What Your House and Your Retirement Plan May Have in Common
By: Brenden Gebben, MBA, CIMA®, Portfolio Manager
If you are like many investors, your home and your employee-sponsored retirement plan may be among your two largest assets. In this article, we’ll explore opportunities to put your retirement plan assets on a “maintenance plan,” just as you may already be doing for your home.
In the United States, home ownership and participation in employer-sponsored retirement plans are the first two goals of many as they enter the work force. Throughout your adult life, these investments continue to serve as foundational assets. As such, these core assets each require your attention to ensure you maintain and grow your investments in them.
We all realize that we have to monitor our home in order to keep it in good repair. This both maintains the investment and may also give it the opportunity to rise in value. Further, if your home is like mine, a small repair that is left unchecked can turn into a much larger and costly repair down the road. Thus, some form of a “maintenance plan” is necessary.
But not all investors give this same time and attention to their employer-sponsored retirement plan. Unfortunately for many, this core asset often gets little to no maintenance and is frequently overlooked once established. The beauty and ease of automatic investment directly from your wages is a wonderful thing; however, just because the deposits are happening automatically, that doesn’t mean that the monitoring and management of it is. It can be far too easy to “set it and forget it” when it comes to your retirement plan.
What type of retirement plan do you have? There are various acronyms for employer-sponsored retirement plans such as 401(k), 403(b), 401(a) and 457. These acronyms usually center on the type of employer that you work for; for profit, non-profit or a governmental agency. These retirement plans are in addition to another type of account that is used for retirement savings, the Individual Retirement Account (IRA). No matter the type, they can all be efficient vehicles for retirement savings.
The first decision you made when you established your retirement plan was to determine the percentage you would be investing. An important consideration here is of course the company match. If you are able to at least contribute the percentage that earns you the maximum employer match, that can represent asset growth for your portfolio. But since the time you determined your percentage, have you revisited it? You may want to review your percentage contribution annually to see if you can afford to increase your percentage allocated to employer-sponsored retirement savings.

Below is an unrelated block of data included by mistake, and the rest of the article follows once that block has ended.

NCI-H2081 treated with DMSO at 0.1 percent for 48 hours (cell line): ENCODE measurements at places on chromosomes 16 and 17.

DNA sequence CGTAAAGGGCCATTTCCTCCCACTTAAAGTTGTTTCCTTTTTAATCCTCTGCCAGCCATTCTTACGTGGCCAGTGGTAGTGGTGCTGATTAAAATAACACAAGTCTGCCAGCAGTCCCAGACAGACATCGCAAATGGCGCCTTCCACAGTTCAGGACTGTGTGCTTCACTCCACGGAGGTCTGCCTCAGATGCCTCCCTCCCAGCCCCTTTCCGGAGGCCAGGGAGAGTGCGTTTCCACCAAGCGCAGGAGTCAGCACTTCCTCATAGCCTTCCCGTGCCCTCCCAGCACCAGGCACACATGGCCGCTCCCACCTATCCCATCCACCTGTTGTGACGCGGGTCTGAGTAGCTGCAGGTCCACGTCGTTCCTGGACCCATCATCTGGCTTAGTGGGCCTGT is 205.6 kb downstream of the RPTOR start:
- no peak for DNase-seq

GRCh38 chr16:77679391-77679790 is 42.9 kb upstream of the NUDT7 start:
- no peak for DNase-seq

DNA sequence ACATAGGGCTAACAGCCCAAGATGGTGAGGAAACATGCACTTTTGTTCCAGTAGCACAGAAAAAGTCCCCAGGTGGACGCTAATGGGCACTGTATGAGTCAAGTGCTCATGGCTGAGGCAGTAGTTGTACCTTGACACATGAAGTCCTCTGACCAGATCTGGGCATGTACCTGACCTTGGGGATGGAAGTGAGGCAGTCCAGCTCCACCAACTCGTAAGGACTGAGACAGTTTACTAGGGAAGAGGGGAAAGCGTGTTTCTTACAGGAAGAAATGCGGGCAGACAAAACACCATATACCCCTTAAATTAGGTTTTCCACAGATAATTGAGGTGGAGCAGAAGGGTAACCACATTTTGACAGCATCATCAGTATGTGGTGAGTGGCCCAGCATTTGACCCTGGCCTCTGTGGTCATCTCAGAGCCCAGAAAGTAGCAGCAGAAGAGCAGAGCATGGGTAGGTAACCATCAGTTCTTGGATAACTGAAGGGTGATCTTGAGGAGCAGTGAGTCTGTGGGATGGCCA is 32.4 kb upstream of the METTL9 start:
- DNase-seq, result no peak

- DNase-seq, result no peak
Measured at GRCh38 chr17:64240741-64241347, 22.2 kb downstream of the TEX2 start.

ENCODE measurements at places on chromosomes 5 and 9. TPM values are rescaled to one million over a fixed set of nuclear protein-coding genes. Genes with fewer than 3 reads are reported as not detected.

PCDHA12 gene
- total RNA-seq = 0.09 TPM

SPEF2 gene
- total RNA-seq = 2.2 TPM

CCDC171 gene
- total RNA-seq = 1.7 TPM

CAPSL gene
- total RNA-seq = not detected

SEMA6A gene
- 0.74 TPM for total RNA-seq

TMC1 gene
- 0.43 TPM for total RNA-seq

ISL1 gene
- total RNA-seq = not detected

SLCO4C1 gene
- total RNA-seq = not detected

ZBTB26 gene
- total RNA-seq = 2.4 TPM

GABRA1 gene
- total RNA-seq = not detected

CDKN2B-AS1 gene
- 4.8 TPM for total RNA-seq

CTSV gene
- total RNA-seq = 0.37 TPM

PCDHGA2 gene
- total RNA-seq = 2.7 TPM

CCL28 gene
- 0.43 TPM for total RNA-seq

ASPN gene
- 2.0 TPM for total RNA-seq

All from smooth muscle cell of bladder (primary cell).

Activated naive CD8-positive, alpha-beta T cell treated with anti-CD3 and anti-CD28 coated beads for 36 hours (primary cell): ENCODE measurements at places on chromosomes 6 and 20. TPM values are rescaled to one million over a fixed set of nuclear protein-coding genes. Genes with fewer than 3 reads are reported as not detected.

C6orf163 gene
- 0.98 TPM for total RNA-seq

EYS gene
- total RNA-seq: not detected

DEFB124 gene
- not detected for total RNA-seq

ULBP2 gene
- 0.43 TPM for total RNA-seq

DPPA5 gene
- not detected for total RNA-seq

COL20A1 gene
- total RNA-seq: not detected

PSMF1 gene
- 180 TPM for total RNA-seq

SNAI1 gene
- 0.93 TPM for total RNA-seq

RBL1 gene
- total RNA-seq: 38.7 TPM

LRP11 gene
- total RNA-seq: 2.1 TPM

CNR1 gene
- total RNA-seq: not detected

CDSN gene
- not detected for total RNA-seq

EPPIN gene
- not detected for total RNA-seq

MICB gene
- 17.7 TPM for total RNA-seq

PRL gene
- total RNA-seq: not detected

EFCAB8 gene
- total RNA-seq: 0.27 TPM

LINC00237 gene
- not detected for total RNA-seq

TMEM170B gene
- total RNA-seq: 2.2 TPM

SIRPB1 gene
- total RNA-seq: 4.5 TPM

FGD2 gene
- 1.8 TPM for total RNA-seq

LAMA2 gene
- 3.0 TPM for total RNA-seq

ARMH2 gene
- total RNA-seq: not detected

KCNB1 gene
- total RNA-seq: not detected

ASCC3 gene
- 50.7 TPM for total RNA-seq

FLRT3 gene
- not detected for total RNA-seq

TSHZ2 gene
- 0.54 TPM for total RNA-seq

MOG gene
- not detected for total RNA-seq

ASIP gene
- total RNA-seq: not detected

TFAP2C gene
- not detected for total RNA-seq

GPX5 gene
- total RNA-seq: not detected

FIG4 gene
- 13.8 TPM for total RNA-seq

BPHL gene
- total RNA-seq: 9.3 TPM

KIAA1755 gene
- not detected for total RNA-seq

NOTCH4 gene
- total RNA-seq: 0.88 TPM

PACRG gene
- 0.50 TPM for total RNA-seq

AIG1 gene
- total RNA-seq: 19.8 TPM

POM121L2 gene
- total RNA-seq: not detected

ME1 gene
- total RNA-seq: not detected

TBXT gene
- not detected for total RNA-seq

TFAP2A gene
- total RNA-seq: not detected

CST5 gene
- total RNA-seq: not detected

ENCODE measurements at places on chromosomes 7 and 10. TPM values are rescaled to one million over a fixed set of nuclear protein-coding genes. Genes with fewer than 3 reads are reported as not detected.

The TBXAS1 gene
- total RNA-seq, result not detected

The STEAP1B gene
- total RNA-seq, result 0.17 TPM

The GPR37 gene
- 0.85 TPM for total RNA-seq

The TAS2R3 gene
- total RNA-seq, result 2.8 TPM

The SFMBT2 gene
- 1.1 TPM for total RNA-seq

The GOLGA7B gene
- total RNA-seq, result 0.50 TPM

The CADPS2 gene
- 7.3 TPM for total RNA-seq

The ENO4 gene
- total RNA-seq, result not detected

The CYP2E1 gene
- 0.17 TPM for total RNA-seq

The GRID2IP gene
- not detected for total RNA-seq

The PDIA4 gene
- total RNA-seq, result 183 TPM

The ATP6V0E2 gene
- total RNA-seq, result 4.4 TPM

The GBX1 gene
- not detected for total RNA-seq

The next decision you made when you established your participation was to determine the allocation of your investment; that is, where the dollars you put in would be invested. You likely chose between a fixed menu of options in areas such as bonds, equities and balanced funds. You may have decided on your own or with a friend, co-worker or even a knowledgeable advisor. But regardless of how you decided, one thing for certain is that you decided at a point in time and with only the information that was available at that time. The thing is: markets change, information changes…even the available investment options can change. How are you factoring that in to your retirement plan investment? When was the last time that you looked at the fund lineup? Changed an allocation? Spoken to a financial professional about how this potentially valuable asset ties into your overall financial plan at this point in your life? If you are like many people, you may not yet be giving your retirement plan the attention that it deserves. You are not alone.
If you are like many and conclude that you have not given one of your potentially largest assets the attention it deserves, there are options available to you.
Did you know that you can add professional money management services to your retirement plan? Working with your financial representative, you may be able to add Absolute Capital’s professional money management to your plan. This provides continual monitoring and allocation for your portfolio through changing market conditions. Take your retirement plan assets from a static investment to a dynamic asset being managed at the core of your investment portfolio.
Further, did you know your plan may offer more funds than are on the fixed menu through an SDBA option? You may be asking yourself, “What is an SDBA option?” This acronym stands for Self-Directed Brokerage Account (SDBA). In addition to the limited menu of investment options offered in your plan, more and more plans are now also offering an SDBA option. This is a way to open up the investment options in your plan beyond just your employer’s fixed menu.
Yet why would you need more investment options when the menu you have is already confusing enough? Well, again, we believe the answer lies in the unavoidable fact that over time markets change, fund management changes…and these changes may warrant changes in your investment portfolio in order to navigate current market conditions. Think of it as more investment tools at your disposal.
And while you may not have the time or expertise to take advantage of these investment tools on your own, Absolute Capital may be able to manage your retirement plan assets within your particular plan, taking into account all of the investment options in your plan and through the SDBA option.
If you would like to learn more about folding your retirement plan assets into your overall investment plan, contact your financial professional or Absolute Capital today and give this important asset the attention it deserves.